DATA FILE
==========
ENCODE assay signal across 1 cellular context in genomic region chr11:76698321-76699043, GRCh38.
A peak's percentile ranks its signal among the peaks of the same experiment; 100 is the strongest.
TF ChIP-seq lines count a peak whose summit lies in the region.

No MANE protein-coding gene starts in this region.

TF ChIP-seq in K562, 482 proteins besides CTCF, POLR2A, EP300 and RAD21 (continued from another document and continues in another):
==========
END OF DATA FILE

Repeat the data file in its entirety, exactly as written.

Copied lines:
ENCODE assay signal across 1 cellular context in genomic region chr11:76698321-76699043, GRCh38.
A peak's percentile ranks its signal among the peaks of the same experiment; 100 is the strongest.
TF ChIP-seq lines count a peak whose summit lies in the region.

No MANE protein-coding gene starts in this region.

TF ChIP-seq in K562, 482 proteins besides CTCF, POLR2A, EP300 and RAD21 (continued from another document and continues in another):